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Photo illustration: Aïda Amer/Axios. Photo: Eric Lee/Bloomberg via Getty Images

The Biden administration is pushing to get Congress, Europe and Ukraine on the same page as it tries to deter Russia from invading Ukraine — all while knowing that the decisive factor will ultimately be the whims of Vladimir Putin.

Why it matters: Officials from virtually all sides are warning that the risk of a large-scale, conventional war on the European continent is greater than at any time since the collapse of the Soviet Union. Few agree on how to stop it.

  • The White House is attempting to project strength while keeping the option of diplomacy open; to lead while remaining in lockstep with European allies; and to work with Congress even as Republicans try to show they're tougher on Russia than he is.

Driving the news: Russia has been amassing troops on the Ukrainian border for months, and talks aimed at staving off an invasion failed last week.

  • The U.S. claims to have intelligence indicating that Russia is sending saboteurs to eastern Ukraine for a potential "false flag" operation that would give Moscow a pretext to invade — likely within weeks.

The big picture: A credible threat of unprecedented sanctions from Europe, coordinated with the U.S., would be one of the strongest deterrents against invasion, given the economic links between the EU and Russia.

  • Yes, but: Biden officials admit that sanctions imposed after Putin's annexation of Crimea in 2014 have failed to weaken his ambitions.

State of play: The Biden administration says it's making strong progress toward a joint package, including on issues like banning the export of key technologies to Russia.

  • A senior European official said Friday that the bloc was working to develop a sanctions strategy that could be announced "within hours" of a potential invasion. The official stressed that it wasn't just a matter of coordinating with the U.S., but also considering Europe's own interests and capabilities.

The catch: Europe's energy crisis has underscored the EU's reliance on Russia, and questions remain about how far certain key European countries, in particular Germany, would go.

  • The new German government has been unwilling to commit to blocking the Nord Stream 2 oil pipeline if Putin invades.
  • Sen. Ted Cruz (R-Texas) last week managed to peel away six Democrats to support his bill to sanction Nord Stream 2, despite an aggressive lobbying campaign by the Biden administration.
  • The vote failed, but Democrats aren't pleased with voting against sanctions on a Putin-backed project because of a deal that Biden struck with Germany.

The Ukrainians are pushing Biden to move now to sanction the pipeline and provide them with additional weaponry, rather that using those threats as leverage to prevent an invasion.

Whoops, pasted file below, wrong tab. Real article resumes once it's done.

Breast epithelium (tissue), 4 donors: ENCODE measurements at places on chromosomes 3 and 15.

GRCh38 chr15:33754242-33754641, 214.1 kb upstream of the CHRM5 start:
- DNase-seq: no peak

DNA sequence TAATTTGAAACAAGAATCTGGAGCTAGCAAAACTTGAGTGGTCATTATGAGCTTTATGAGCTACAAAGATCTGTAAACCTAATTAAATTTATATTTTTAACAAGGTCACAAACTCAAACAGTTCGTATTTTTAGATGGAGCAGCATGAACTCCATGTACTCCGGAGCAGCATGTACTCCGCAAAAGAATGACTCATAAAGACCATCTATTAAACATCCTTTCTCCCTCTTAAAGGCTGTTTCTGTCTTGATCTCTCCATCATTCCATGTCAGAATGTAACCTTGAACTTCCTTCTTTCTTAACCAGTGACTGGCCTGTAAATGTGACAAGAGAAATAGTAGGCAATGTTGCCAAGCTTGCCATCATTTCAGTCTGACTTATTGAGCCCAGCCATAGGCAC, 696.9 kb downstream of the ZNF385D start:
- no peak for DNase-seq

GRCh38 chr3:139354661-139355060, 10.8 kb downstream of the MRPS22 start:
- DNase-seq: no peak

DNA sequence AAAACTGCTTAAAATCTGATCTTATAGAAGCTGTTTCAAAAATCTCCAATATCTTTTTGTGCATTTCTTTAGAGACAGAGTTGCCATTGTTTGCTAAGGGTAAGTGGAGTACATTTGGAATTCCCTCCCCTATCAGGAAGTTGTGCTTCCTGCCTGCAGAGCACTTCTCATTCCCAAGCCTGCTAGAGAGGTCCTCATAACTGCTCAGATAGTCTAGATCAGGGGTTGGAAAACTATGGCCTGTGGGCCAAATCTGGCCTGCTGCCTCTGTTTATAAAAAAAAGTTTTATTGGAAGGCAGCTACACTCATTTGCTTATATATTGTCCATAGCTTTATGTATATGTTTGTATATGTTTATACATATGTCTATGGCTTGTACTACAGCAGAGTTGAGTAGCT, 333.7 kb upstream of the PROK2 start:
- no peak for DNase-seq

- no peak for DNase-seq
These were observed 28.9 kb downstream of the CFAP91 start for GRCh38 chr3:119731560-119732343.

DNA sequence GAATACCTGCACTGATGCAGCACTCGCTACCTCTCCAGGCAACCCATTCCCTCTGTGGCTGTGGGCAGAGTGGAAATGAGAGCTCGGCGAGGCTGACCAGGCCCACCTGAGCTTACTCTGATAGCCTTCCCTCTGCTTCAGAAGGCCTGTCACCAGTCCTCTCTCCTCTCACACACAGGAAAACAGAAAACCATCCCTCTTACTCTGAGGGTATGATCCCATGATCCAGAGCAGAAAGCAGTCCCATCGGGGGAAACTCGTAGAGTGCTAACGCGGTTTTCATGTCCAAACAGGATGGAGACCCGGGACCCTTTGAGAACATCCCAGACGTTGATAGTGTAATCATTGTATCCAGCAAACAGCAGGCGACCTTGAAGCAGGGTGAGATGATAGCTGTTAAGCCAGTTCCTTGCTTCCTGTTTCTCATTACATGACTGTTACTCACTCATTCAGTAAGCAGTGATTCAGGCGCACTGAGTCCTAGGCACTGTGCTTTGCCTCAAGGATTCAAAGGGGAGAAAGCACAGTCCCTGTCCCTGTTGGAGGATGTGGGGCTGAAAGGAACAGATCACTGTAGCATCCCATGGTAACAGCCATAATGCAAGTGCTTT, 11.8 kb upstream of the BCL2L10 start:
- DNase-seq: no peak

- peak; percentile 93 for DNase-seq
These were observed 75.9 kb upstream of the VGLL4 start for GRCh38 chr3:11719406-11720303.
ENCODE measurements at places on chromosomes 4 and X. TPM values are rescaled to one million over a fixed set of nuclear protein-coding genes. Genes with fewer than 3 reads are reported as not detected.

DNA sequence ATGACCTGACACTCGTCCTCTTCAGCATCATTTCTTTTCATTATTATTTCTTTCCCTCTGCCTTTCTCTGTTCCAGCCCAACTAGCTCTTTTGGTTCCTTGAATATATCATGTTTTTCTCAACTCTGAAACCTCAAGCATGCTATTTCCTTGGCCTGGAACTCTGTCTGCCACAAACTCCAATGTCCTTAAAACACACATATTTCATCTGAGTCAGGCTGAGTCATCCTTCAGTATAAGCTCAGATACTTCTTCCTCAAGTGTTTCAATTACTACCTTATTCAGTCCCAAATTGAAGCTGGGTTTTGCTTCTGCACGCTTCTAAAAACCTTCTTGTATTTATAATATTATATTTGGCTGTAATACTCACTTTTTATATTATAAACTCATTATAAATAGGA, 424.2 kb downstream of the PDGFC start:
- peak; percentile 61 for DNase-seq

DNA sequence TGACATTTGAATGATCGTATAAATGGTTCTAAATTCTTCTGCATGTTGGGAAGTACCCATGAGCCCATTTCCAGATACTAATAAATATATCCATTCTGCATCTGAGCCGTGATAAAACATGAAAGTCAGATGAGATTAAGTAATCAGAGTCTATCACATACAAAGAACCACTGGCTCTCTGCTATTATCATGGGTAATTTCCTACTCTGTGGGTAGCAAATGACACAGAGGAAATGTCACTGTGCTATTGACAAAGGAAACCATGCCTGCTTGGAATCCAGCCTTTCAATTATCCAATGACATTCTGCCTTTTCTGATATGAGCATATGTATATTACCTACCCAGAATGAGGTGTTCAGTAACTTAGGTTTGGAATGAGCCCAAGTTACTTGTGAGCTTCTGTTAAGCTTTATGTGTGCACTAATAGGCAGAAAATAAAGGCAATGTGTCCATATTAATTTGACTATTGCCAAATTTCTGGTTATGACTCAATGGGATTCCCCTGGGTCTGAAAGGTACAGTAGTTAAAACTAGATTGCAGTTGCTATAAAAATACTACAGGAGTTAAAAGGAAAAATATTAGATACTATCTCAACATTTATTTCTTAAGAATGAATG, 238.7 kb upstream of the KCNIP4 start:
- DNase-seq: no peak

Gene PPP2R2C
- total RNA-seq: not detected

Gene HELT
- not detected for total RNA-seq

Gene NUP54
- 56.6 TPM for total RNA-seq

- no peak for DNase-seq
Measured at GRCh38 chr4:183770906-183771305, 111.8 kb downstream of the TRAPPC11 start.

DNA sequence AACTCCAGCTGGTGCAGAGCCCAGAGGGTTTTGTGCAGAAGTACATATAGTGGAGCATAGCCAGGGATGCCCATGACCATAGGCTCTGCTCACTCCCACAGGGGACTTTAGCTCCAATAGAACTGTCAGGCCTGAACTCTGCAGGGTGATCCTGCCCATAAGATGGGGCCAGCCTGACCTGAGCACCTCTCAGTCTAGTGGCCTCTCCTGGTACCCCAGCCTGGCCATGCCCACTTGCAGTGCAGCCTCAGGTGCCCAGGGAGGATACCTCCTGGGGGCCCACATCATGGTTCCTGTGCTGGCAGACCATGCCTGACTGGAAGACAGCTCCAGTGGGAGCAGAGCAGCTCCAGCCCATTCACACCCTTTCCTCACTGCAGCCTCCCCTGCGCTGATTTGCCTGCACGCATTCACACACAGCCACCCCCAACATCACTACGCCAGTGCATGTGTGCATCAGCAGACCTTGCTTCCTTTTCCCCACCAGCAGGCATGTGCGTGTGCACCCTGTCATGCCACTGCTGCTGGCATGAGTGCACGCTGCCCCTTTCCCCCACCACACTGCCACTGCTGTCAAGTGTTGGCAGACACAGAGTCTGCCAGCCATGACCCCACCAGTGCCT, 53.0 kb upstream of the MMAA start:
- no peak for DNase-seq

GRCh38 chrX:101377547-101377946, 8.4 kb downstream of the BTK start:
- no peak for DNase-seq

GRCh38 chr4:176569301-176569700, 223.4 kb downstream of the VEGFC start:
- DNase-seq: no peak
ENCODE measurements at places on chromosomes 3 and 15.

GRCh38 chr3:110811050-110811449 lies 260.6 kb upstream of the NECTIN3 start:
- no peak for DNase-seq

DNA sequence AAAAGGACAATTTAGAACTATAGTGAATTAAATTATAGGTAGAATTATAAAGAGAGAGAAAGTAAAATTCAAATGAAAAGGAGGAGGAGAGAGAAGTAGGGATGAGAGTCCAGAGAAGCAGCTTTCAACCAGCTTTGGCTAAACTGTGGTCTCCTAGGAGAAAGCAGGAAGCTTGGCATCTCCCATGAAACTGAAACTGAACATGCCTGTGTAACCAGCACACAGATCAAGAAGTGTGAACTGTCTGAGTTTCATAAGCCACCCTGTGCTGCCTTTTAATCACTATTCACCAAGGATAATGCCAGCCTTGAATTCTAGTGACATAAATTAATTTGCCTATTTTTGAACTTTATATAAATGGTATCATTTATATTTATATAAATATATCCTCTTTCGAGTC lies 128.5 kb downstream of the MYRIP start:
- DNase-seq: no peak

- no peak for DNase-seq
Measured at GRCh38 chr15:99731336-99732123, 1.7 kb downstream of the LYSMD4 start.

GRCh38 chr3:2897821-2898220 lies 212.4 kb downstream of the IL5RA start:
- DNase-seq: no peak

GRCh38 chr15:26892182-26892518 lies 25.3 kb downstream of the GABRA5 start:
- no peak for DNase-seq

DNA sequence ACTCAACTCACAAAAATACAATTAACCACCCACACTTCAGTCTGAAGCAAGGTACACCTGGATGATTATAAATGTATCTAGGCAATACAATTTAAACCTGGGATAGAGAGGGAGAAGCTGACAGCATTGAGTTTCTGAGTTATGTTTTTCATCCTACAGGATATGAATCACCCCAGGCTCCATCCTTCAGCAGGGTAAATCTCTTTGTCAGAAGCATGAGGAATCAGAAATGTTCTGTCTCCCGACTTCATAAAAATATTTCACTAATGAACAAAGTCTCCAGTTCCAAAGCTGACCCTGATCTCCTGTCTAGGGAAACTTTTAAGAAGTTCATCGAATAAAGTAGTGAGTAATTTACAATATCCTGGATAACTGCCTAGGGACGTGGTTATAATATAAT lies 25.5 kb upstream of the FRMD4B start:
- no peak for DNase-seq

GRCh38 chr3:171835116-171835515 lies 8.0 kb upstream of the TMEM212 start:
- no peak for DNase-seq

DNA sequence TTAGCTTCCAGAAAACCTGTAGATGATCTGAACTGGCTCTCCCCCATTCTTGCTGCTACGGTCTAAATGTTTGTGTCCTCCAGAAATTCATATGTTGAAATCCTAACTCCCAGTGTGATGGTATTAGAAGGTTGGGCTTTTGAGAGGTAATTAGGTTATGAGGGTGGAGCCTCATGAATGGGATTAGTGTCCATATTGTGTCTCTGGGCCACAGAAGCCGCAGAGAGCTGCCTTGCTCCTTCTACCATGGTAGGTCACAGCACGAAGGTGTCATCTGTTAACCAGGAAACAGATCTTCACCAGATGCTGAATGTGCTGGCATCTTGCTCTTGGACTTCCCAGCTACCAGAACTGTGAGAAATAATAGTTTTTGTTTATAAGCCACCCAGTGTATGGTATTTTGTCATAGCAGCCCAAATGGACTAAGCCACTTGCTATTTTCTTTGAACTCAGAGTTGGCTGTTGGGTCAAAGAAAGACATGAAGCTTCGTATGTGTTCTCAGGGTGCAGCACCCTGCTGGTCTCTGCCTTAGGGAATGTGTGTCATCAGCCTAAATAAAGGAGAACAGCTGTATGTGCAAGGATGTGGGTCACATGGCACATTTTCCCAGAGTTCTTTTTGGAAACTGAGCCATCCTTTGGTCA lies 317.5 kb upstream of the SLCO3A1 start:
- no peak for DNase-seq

• NATO, meanwhile, is stuck in the paradoxical position of defending its right to cross Putin's brightest red line by offering membership to Ukraine, despite the fact that the alliance has no intention of doing so any time soon.

The bottom line: Biden administration officials have laid out their view on what Putin's next move might be and when it might occur. They've spoken with less assuredness about the prospect of stopping him.

Go deeper

Jan 14, 2022 - World

U.S. accuses Russia of preparing "false flag" operation to attack Ukraine

Photo: Mikhail Svetlov/Getty Images

The U.S. claims to have information indicating that Russia has "already prepositioned a group of operatives to conduct a false-flag operation in eastern Ukraine," laying the groundwork for a potential pretext to invade, according to a U.S. official.

Why it matters: Diplomatic talks between the U.S., its European allies and Russia failed to produce a breakthrough this week, raising fears that Moscow will invade Ukraine and unleash a devastating new war.

Updated Jan 14, 2022 - World

U.S. confirms Russia arrested REvil ransomware hackers

Russian President Vladimir Putin speaking in Moscow in June 2021. Photo: Alexei Nikolsky/TASS via Getty Images

Russia's security agency said Friday it arrested members of the Russia-based cyber gang REvil that was responsible for multiple massive ransomware attacks against U.S. companies last year.

The latest: A senior administration official confirmed on Friday afternoon that Russia informed the U.S. that it arrested the alleged hackers, including an individual responsible for the cyberattack that crippled the Colonial Pipeline.

Updated Jan 14, 2022 - World

HRW criticizes Biden over "mixed signals" on human rights

Photo: Dustin Chambers/Bloomberg via Getty Images

Human Rights Watch criticized President Biden and other leaders of democratic nations for sending "mixed signals" on human rights in its annual World Report published on Thursday, saying they "are not meeting the challenges before them."

Why it matters: Though Biden pledged to put human rights at the center of his foreign policy, HRW Executive Director Kenneth Roth wrote that weapon sales to repressive governments and public reticence on certain human rights violations place those promises in question.

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